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Expat Advice: Culture Shock in Ajijic, Mexico

What is the name of the city or town that you are reporting on?

Ajijic

Did you receive any cross-cultural training for your move abroad? If yes, was it before or after the move?

No

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If they speak another language in your new country, do you speak the language? If yes, did you learn the language before you moved or while abroad? If no, are you planning to learn the language?

I have a limited command of Spanish but get by. I have lived in Belize and Mexico for a couple of years now.

I intend to finally get into taking lessons weekly after out move from Tulum to Ajijic on Lake Chapala.

Were you worried or concerned about culture shock before you moved abroad?

Mostly the lack of Spanish but with over 20 years of travel here I knew it really wasn't that big of a deal. But if you want to fully enjoy the experience you will want to learn their language so that you can be a part what's going on around you and stop having your eye's glaze over when they start talking to you

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How significant was the culture shock you experienced when you moved abroad?

Not that much. You do realize just how lucky you are when you experience people living on a few dollars a week that wouldn't support you for a day.

Expats often talk about going through the "stages of culture shock." Examples include the honeymoon phase, the irritation-to-anger stage, the rejection of the culture stage, and the cultural adjustment phase. Do you feel like you went through these or any other stages as you settled into the new culture?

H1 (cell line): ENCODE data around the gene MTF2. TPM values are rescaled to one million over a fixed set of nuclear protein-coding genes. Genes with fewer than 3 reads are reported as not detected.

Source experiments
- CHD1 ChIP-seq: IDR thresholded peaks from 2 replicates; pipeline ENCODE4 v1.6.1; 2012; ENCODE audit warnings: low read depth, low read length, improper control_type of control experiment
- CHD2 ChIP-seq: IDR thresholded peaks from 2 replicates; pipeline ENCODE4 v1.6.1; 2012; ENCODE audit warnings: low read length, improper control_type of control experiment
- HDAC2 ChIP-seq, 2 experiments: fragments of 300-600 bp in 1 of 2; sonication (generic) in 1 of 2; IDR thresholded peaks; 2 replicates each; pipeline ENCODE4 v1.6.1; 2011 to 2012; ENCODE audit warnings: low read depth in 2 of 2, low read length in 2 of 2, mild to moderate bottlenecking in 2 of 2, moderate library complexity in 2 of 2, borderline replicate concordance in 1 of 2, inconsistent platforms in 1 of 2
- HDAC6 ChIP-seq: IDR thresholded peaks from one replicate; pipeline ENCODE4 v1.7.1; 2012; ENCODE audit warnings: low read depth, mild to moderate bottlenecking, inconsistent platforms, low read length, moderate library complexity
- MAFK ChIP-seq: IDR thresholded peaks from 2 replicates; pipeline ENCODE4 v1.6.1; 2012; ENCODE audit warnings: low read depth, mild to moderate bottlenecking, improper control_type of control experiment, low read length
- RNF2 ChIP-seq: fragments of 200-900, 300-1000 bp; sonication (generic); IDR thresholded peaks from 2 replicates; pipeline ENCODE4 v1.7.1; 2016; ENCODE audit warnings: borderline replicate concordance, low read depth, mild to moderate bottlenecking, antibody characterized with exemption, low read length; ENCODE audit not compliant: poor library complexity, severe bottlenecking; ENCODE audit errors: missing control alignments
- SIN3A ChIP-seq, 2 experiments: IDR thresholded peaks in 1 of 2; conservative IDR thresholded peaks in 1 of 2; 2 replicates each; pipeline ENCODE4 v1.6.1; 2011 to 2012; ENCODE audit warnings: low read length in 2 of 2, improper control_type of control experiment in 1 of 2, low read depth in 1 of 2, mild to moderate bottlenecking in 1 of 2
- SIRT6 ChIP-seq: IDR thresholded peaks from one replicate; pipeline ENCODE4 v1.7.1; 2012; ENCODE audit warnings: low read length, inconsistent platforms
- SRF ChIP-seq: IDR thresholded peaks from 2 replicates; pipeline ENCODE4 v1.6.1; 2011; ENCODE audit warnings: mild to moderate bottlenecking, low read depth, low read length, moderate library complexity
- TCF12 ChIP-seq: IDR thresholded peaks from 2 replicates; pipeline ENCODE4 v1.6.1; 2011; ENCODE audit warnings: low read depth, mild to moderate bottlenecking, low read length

No, we were fully prepared for it and felt we were ready to pull the plug on the USA.

What, if any, were some of the changes you noticed in yourself that might have been caused by culture shock? These might include things such as anger, depression, anxiety, increased eating or drinking, frustration, homesickness, etc.

No never felt homesickness except for Elk hunting time back in Oregon in the fall. That was a really fun things for me to do with real good friends. The whole week of bbq, drinking, camping etc was always a blast

What are some things you appreciate most about the new culture?

New things are always here to explore like art, Churches for their age and design, food love the food!

I've explored most of the country by car now and love it. Always feel safe but use common sense too. It many ways there's always reminders of where you came from in the diverse terrain and geography like Mexico's.

What are the most challenging aspects of the new culture?

Can't really think of any past the language barrier when you can't talk to a car mechanic or shop person.

Cops have all been extremely nice and not threatening at all.

Do you have any advice or thoughts about culture shock you would like to share?

Remember to stop talking loudly when you aren't sure how to communicate! Their not deaf and your in their country show some respect.

Mexican people are incredible warm and nice family centered culture and they will respond warmly to you if you smile and make an effort.

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Comments about this Report

guest
Mar 1, 2012 07:30

Beautifully put, Jason. I do often think of the daoirientotisn that is a part of culture shock as inducing a kind of regression to earlier developmental periods for the person going through this. Your utilization of Maslow's hierarchy of needs pyramid helps clarify the adult experience of this further for me. It really can feel at times like survival is at stake (even when it's not). Satisfying one's most primary bodily needs can be very challenging in a new cultural and linguistic environment (How can I sleep on this bed? How can I eat this food? Can I really get myself to use this bathroom? And, oh no, I packed all the wrong clothes!). It's no wonder I have so many cranky students my first week in China. I think the awareness you're bringing this experience has the potentially to really help the traveler move through the experience to what I have often thought of as another developmental level where higher levels of thinking (and feeling) can take place.

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